The following post was written in partnership with PATH‘s Better Immunization Data (BID) Initiative.
The digital health landscape is rife with disconnected systems that make it challenging to aggregate information and improve the health of populations. After years of disjointed experiences, multiple organizations and governments have found that multi-platform, standardized, and connected information systems are critical to allow health care providers and decision makers access to timely and accurate information.
In this spirit, the International Training and Education Center for Health (I-TECH) joined forces with PATH’s BID Initiative to prevent disease by developing a platform to better trace vaccinations in low-resource settings. As part of its Global Health Security award, I-TECH is localizing the BID Initiative’s Zambia Electronic Immunisation Registry (ZEIR), an app powered by OpenSRP which is an open source mobile health platform, for use in Siaya County, Kenya.
I-TECH reached out to the BID Initiative last summer to hear more about BID’s lessons learned. The two teams began collaborating in earnest last December, leveraging the BID Initiative’s large scope in Zambia and Tanzania with I-TECH’s expertise in working with the OpenMRS platform.
Parallel projects with common goals
In Kenya, I-TECH has been tasked with building an electronic platform to capture immunizations when they happen. The aim of the project—conducted in partnership with the Kenyan Ministry of Health, the CDC Global Health Protection Division, and the CDC Global Immunization Division—is to improve immunization coverage. This is done by tracking and monitoring who is due for which vaccine, starting with population-level coverage within a single county, thus decreasing the chance of outbreaks of vaccine-preventable diseases.
Similarly, the BID Initiative has been working with the Ministry of Health and nurses in Tanzania and Zambia to develop an electronic immunization registry, among other data use tools, to ensure data becomes more accessible and useful to health workers. This, in turn, can help with decision making to prevent vaccine stockouts and enable follow-up with patients who have not returned for needed vaccines. BID’s learnings provided an opportune starting point for I-TECH’s work.
“ZEIR provides all of the workflows we need,” says Craig Appl, I-TECH Senior Technical Advisor for Health Informatics. “It already considers how users will interact with the application. It collects immunization data in a user-friendly manner, allowing health care workers to more accurately administer and record childhood immunizations and to more easily follow-up with children defaulting on their immunization schedule.”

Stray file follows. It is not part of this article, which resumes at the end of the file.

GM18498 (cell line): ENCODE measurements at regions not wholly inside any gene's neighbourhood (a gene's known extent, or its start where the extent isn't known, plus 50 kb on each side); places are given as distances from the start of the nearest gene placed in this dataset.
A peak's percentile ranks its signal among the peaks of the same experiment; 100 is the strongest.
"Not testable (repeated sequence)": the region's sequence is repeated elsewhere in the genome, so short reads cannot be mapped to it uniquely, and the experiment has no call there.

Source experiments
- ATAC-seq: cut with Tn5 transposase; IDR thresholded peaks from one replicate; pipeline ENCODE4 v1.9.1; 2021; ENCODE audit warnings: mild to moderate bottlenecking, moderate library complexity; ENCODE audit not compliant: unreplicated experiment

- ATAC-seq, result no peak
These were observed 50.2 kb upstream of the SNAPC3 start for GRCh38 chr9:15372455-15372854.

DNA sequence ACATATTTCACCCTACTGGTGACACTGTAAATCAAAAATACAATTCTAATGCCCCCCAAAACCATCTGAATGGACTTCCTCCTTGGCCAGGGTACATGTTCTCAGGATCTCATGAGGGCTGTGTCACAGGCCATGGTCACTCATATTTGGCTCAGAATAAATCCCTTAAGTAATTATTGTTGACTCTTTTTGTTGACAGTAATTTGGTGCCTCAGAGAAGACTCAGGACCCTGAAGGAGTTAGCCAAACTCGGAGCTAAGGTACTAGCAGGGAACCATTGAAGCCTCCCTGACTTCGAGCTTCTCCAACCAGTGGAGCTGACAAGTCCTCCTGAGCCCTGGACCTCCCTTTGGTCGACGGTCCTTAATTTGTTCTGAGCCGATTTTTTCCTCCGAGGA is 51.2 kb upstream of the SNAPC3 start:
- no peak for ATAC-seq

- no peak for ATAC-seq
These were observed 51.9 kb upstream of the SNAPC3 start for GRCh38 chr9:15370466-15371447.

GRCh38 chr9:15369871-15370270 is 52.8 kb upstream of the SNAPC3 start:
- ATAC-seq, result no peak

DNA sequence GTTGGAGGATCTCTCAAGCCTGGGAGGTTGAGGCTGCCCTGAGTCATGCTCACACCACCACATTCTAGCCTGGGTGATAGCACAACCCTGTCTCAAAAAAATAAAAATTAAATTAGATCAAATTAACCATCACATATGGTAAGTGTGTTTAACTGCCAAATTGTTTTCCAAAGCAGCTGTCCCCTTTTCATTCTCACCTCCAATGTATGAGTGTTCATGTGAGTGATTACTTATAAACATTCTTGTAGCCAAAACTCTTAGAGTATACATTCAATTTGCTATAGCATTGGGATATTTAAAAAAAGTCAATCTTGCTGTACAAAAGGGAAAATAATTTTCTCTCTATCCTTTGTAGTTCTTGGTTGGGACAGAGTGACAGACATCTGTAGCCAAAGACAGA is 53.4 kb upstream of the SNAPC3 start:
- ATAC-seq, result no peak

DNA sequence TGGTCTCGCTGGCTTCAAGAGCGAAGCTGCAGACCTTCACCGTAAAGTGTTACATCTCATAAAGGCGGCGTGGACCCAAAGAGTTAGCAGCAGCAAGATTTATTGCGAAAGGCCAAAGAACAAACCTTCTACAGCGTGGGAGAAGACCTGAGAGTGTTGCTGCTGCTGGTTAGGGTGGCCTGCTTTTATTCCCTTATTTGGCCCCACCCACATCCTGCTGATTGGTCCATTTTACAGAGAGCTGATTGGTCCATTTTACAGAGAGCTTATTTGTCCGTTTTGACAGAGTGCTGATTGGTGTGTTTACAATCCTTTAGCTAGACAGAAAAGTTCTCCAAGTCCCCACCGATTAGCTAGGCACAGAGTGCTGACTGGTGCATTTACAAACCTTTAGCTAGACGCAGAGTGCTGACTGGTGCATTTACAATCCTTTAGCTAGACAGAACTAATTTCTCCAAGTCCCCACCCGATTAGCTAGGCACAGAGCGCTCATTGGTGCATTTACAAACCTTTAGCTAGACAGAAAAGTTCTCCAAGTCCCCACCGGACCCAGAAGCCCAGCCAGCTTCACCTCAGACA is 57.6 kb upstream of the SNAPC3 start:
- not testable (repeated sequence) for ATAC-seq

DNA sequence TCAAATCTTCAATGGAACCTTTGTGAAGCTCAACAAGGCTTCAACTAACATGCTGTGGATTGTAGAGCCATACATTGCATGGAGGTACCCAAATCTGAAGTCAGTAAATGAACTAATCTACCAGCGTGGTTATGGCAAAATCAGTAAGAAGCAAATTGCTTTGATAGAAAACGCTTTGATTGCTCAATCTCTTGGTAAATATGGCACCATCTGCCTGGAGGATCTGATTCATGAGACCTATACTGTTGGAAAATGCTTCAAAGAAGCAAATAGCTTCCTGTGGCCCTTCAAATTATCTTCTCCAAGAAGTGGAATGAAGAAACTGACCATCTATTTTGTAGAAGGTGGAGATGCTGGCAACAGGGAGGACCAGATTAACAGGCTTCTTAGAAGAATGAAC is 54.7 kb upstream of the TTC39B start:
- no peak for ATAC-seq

Improvements through open source collaboration
I-TECH and BID have turned to Ona, a social enterprise based in Nairobi, Kenya, committed to fostering change by building information systems infrastructure. BID began working with Ona in January 2017 to adapt the OpenSRP system to Zambia’s national immunization program. This open source development process has been critical to the success of both teams and represents the collective knowledge of a community of developers known as the THRIVE Consortium.
“We simply couldn’t do this if OpenSRP and ZEIR software development was closed source,” says Appl. “The documentation, source code, and community wiki are all open for collaboration. Our team is able to actively track the improvements across the community, receive value where others have built features, and contribute where our projects align. Through open collaboration, we have many more individuals and teams working to improve health outcomes where we work.”
Laurie Werner, BID’s Global Director, agrees, pointing out that each new tool and iteration of the app is more adaptable and affordable than the last. “I-TECH is able to see solutions and propose solutions,” says Werner, “that’s the beauty of open source software.”
Matt Berg, CEO of Ona, views the OpenSRP app created for both projects as a customizable springboard that could potentially accommodate additional modules for antenatal care, malaria data, and maternal and child health.
“From our prior work with BID, we had this great starting point that another country or group could take and adapt and get up and running quickly,” says Berg.
Adaptability equals cost efficiency
Cost is a major driver for any implementation. Until now, it has been more cost efficient to build specific functionality on top of popular generalized information systems and tools, which decreases adaptability. Initial investments in the BID and I-TECH projects have allowed for both flexibility and specificity.
“We tend to focus too much [in the digital health field] on localization, and not on great design,” says Berg. “I think our success in Zambia and Kenya validates the importance of good design…and shows the potential of replicating in places for a fraction of what was originally invested.”
This collaborative environment and focus on adaptable design increases cost efficiency and allows the BID Initiative to fulfill the intention for its solutions to be used in multiple contexts.
“This is the core of the BID Initiative’s theory,” says Werner. “Effective electronic immunization registries have to be adapted to a country’s context and specific needs. Each time you do that, it becomes less and less of a financial investment for future countries.”
This blog post was supported by the Cooperative Agreement Number, U2GH001721, funded by the U.S. Centers for Disease Control and Prevention. Its contents are solely the responsibility of the authors and do not necessarily represent the official views of the Centers for Disease Control and Prevention or the Department of Health and Human Services.